Officials confirm Ebola outbreak in Uganda

Task force set up to contain disease

KAMPALA, Uganda – The deadly Ebola virus has killed 14 people in western Uganda this month, Ugandan health officials said on Saturday, ending weeks of speculation about the cause of a strange disease that had many people fleeing their homes.

The officials and a World Health Organization representative told a news conference in Kampala on Saturday that there is “an outbreak of Ebola” in Uganda.

“Laboratory investigations done at the Uganda Virus Research Institute … have confirmed that the strange disease reported in Kibaale is indeed Ebola hemorrhagic fever,” the Ugandan government and WHO said in statement.

Kibaale is a district in midwestern Uganda, where people in recent weeks have been troubled by a mysterious illness that seemed to have come from nowhere. Ugandan health officials had been stumped as well, and spent weeks conducting laboratory tests that were at first inconclusive.

On Friday, Joaquim Saweka, the WHO representative in Uganda, told the Associated Press that investigators were “not so sure” it was Ebola, and a Ugandan health official dismissed the possibility of Ebola as merely a rumor. It appears firm evidence of Ebola was clinched overnight.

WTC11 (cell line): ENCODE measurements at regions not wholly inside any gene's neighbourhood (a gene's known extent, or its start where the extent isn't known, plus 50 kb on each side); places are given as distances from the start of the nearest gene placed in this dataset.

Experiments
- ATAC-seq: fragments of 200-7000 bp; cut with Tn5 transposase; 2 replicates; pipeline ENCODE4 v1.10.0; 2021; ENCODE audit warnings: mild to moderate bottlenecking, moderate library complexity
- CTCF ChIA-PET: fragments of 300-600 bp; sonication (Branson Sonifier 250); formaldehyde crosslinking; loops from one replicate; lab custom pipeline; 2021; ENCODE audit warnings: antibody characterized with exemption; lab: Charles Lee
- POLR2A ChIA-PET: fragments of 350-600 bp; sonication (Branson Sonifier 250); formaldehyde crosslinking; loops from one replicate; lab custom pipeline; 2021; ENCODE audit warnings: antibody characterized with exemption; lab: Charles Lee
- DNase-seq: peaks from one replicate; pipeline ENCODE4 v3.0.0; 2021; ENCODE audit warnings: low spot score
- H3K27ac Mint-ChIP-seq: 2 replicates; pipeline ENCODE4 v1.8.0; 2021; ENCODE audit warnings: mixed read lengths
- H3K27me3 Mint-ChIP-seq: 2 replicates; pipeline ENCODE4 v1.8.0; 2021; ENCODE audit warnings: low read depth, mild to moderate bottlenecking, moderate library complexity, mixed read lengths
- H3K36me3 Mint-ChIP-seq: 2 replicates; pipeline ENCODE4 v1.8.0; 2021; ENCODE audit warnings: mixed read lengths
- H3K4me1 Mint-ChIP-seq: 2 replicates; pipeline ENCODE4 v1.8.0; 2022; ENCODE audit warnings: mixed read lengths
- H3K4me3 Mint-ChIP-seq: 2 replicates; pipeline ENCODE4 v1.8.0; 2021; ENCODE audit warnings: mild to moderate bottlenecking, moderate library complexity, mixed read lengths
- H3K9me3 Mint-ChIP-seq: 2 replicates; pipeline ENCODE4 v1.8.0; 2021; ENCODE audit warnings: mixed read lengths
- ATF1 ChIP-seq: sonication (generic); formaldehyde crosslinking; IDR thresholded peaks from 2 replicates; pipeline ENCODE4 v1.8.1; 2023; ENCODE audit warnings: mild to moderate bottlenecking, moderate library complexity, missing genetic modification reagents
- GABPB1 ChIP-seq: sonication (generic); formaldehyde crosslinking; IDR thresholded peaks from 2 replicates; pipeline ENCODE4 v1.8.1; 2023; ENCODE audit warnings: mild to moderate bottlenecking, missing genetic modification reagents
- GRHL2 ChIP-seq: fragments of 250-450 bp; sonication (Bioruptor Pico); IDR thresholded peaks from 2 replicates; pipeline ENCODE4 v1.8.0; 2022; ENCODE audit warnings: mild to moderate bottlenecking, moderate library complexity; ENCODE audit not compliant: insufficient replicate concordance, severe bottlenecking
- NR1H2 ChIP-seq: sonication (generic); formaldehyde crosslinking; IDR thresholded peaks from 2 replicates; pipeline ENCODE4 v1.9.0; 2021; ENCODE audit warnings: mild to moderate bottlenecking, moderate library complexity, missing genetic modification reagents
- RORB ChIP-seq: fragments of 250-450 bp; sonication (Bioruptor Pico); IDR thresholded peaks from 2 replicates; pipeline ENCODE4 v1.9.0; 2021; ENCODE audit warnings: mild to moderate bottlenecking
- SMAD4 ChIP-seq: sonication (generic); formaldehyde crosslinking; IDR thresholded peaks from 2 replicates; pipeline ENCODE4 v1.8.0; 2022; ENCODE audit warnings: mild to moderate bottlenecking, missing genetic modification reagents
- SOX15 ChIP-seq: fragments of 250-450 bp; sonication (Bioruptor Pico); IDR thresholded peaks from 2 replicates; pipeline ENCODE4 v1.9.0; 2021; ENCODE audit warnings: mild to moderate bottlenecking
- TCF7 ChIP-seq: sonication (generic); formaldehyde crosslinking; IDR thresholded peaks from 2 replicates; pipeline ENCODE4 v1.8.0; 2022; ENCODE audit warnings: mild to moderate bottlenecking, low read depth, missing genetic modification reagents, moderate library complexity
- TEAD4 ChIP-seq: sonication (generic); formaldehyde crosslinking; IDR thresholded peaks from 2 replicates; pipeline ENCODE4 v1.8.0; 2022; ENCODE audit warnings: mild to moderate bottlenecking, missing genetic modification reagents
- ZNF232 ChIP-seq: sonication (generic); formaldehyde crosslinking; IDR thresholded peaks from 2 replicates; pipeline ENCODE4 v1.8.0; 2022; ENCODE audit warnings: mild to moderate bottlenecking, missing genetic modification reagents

Health officials told reporters in Kampala that the 14 dead were among 20 reported with the disease. Two of the infected have been isolated for examination by researchers and health officials. A clinical officer and, days later, her 4-month-old baby died from the disease caused by the Ebola virus, officials said.

Officials urged Ugandans to be calm, saying a national emergency task force had been set up to stop the disease from spreading far and wide.

There is no cure or vaccine for Ebola, and in Uganda, where in 2000 the disease killed 224 people and left hundreds more traumatized, it resurrects terrible memories. There have been isolated cases since, such as in 2007 when an outbreak of a new strain of Ebola killed at least 37 people in Bundibugyo, a remote district close to the Congolese border, but none as deadly as in 2000.

In Kibaale, some villagers had started abandoning their homes in recent weeks to escape what they thought was an illness that had something to do with bad luck, because people were quickly falling ill and dying, and there was no immediate explanation, officials said.

Officials said now that they’ve verified Ebola in the area they can concentrate on controlling it.

Highly infectious, quick

Ebola, which was first reported in Congo in 1976, is highly infectious and kills quickly, according to the Centers for Disease Control and Prevention. A CDC factsheet on Ebola says the disease is “characterized by fever, headache, joint and muscle aches, sore throat, and weakness, followed by diarrhea, vomiting, and stomach pain.” Scientists suspect the first victim in an Ebola outbreak gets infected through contact with an infected animal, such as a monkey. The virus can be transmitted through contact with the blood or secretions of an infected person.

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